Category Archives: Brexit

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EU Sanctions: European Commission President Pushes for Greater Resilience, Proper Enforcement

Ursula von der Leyen, the new president of the European Commission, has called for ‘new proposals to ensure Europe is more resilient to extraterritorial sanctions by third countries and to ensure that the sanctions imposed by the EU are properly enforced…throughout its financial system.’ See September 2019 Mission Letter from President von der Leyen to Valdis Dombrovskis, … Continue Reading

UK Election Results: Brexit, but in What Form?

The substantial gains made by the ruling UK Conservative Party in the general election on 12 December 2019 mean that, barring the unexpected, the UK will leave the EU on 31 January 2020. The Conservative government now has sufficient majority to drive parliamentary approval of the draft withdrawal agreement renegotiated with the EU by UK … Continue Reading

Brexit: Unlawful Prorogation Means Continued UK Parliament Scrutiny of Brexit Plans

In a historic decision issued 24 September 2019, the UK Supreme Court ruled that the UK prime minister, Boris Johnson, acted unlawfully when he advised the Queen to prorogue, or suspend, the UK Parliament for five weeks, until 14 October 2019. The effect of the very clear and unanimous decision of the 11 Supreme Court judges … Continue Reading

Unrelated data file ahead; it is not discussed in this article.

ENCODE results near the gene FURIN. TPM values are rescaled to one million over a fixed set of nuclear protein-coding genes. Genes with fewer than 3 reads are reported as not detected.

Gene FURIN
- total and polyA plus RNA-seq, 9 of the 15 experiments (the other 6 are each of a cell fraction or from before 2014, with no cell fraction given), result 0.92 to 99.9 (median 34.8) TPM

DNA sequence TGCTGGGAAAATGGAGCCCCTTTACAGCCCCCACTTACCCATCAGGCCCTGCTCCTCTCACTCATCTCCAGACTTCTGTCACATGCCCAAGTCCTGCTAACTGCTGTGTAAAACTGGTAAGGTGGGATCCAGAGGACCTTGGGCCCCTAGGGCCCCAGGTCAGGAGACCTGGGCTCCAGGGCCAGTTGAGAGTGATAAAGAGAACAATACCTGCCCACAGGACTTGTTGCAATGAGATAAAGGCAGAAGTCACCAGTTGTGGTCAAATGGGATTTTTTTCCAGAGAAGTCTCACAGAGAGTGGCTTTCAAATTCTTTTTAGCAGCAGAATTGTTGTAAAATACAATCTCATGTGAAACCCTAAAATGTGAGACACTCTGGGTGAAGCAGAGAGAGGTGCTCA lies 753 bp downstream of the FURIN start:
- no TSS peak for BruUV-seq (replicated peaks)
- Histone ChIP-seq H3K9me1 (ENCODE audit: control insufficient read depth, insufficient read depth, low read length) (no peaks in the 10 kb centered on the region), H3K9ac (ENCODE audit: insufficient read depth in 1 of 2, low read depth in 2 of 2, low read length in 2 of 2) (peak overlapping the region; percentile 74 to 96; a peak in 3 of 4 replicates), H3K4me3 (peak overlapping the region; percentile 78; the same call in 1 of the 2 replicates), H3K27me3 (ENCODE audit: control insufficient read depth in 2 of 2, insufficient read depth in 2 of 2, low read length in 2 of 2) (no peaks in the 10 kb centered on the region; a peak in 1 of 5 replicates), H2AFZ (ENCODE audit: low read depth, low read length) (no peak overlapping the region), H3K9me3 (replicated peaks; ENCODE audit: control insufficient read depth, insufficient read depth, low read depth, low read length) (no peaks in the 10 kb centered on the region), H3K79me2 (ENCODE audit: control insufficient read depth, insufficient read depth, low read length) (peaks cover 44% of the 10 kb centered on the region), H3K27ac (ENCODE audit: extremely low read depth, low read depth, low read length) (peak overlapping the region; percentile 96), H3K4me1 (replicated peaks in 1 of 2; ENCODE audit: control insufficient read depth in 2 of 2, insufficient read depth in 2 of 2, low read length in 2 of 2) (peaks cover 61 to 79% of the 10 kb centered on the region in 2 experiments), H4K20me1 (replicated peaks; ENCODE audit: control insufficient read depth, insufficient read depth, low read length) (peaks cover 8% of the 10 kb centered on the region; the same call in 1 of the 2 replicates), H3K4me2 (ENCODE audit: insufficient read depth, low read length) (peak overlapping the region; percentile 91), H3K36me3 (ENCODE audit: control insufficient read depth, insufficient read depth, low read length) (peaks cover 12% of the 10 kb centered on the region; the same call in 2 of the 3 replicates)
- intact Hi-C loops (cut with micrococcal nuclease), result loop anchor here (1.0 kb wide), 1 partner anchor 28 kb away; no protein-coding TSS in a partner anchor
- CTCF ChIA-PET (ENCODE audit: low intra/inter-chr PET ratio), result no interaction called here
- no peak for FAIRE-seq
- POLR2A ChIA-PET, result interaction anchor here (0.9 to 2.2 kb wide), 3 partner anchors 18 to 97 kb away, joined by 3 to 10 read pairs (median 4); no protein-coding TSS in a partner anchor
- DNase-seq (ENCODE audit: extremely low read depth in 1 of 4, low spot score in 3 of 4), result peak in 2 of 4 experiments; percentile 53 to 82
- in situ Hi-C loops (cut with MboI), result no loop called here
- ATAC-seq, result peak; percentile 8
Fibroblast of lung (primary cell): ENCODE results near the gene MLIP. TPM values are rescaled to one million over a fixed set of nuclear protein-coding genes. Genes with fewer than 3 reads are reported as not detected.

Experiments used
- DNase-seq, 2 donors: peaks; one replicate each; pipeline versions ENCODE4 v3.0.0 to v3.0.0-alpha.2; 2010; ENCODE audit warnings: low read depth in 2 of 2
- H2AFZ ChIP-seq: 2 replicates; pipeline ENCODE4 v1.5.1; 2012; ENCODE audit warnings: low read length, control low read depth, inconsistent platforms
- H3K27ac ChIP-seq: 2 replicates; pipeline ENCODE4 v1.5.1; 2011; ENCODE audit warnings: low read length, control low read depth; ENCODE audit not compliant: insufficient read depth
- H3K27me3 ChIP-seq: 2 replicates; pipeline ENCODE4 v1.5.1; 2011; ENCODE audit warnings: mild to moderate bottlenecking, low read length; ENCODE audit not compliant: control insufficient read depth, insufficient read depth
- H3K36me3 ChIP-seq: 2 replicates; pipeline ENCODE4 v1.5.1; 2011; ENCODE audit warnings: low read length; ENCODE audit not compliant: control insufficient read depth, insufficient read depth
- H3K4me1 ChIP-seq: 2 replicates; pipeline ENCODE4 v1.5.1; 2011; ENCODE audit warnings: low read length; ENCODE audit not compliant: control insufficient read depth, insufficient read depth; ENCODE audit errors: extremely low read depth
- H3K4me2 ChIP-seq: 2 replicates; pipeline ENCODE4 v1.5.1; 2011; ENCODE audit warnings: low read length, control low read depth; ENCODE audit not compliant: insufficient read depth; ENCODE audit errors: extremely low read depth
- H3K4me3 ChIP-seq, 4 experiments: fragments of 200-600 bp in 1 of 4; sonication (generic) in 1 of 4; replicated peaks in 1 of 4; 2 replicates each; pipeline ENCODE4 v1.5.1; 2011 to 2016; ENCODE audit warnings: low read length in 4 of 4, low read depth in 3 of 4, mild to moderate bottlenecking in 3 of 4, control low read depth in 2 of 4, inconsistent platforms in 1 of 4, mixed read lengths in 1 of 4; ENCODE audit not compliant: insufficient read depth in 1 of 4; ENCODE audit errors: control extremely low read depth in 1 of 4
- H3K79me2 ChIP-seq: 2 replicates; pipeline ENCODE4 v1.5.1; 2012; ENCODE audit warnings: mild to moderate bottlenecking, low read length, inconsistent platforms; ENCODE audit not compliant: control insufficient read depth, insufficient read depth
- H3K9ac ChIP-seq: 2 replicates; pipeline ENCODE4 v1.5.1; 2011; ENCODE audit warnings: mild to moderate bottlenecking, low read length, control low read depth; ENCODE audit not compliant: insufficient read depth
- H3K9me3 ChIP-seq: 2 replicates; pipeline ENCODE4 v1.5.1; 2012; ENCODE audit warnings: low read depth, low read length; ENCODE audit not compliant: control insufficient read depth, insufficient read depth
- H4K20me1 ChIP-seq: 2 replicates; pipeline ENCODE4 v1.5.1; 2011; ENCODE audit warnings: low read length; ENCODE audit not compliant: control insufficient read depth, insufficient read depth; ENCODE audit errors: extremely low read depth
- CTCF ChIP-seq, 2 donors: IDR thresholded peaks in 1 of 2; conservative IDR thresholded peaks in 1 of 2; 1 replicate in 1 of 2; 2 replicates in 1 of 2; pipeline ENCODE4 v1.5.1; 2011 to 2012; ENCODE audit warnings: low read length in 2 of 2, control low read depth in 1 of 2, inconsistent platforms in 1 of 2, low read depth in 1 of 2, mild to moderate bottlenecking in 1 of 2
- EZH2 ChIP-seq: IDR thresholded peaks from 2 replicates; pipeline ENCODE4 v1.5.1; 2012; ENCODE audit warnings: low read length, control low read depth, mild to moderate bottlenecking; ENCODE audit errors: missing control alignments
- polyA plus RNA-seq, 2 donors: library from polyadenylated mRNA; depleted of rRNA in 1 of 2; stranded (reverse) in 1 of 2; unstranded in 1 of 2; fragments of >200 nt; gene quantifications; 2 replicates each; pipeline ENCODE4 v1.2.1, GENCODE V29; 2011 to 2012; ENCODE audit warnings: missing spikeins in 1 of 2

Brexit: Can the Remainers Stop a No-Deal Brexit?

Brexit has driven fault lines through British politics as seen at no time since the 1680s. Fervent ‘leavers’ and fervent ‘remainers’ can be found in both of the main political parties, although most favour various compromise options in between. This is reflected in the composition of the UK Parliament and has resulted in an impasse, … Continue Reading

LIBOR and “No-Deal” Brexit

One of the consequences of a “no-deal” Brexit would be that the United Kingdom would no longer have access to the European financial market. This would affect LIBOR as a trusted and widely used benchmark. LIBOR vs. EURIBOR Currently, two relevant benchmarks exist in the European Union: LIBOR and EURIBOR. LIBOR stands for “London Interbank … Continue Reading

Brexit Brinkmanship

It is now less than two months until 29 March 2019, the date set for the UK’s withdrawal from the EU. At this late stage, the terms of the UK’s withdrawal have still not been settled, and the Brexit issue remains clouded in uncertainty. As a result of a vote in the UK Parliament 29 … Continue Reading

Brexit Consequences for Governing Law and Jurisdiction Clauses

Parties who do cross-border business often declare English law applicable in commercial contracts, accompanied by a jurisdiction clause making the English courts (exclusively) competent to hear claims arising out of the business relationship. In light of Brexit, the question arises what the position of decisions given by the English courts will be in the EU, … Continue Reading
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